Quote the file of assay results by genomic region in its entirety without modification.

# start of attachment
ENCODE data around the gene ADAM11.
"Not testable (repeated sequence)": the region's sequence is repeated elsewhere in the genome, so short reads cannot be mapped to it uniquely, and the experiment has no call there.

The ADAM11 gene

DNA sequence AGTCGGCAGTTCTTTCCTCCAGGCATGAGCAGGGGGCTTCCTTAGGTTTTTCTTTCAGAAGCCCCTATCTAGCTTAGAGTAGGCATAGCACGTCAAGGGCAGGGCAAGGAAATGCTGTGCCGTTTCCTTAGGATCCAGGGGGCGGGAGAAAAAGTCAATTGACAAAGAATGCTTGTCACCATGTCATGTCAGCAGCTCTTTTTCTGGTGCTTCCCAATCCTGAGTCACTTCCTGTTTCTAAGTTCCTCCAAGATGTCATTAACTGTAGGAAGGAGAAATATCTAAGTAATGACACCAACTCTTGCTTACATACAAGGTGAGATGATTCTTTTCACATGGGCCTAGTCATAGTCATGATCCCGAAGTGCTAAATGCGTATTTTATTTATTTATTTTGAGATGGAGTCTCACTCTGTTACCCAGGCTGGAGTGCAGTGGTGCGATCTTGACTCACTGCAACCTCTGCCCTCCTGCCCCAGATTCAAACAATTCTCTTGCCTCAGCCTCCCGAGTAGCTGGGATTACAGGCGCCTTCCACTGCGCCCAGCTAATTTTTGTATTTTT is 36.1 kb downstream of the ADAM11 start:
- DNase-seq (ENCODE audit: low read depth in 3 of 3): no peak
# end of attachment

ENCODE data around the gene ADAM11.
"Not testable (repeated sequence)": the region's sequence is repeated elsewhere in the genome, so short reads cannot be mapped to it uniquely, and the experiment has no call there.

The ADAM11 gene

DNA sequence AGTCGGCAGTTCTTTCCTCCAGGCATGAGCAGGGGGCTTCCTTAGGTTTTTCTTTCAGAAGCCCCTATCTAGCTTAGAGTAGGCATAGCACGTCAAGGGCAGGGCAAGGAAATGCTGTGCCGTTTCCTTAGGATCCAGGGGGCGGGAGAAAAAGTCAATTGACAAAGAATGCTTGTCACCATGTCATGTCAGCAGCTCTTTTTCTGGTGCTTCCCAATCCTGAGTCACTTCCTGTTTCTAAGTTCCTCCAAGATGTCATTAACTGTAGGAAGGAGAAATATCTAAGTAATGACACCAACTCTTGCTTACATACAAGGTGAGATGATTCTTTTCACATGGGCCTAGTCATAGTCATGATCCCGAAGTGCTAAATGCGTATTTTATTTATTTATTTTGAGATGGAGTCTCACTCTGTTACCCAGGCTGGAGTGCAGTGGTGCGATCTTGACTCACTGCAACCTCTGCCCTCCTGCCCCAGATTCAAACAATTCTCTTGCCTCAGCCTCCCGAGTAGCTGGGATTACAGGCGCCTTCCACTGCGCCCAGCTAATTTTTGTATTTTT is 36.1 kb downstream of the ADAM11 start:
- DNase-seq (ENCODE audit: low read depth in 3 of 3): no peak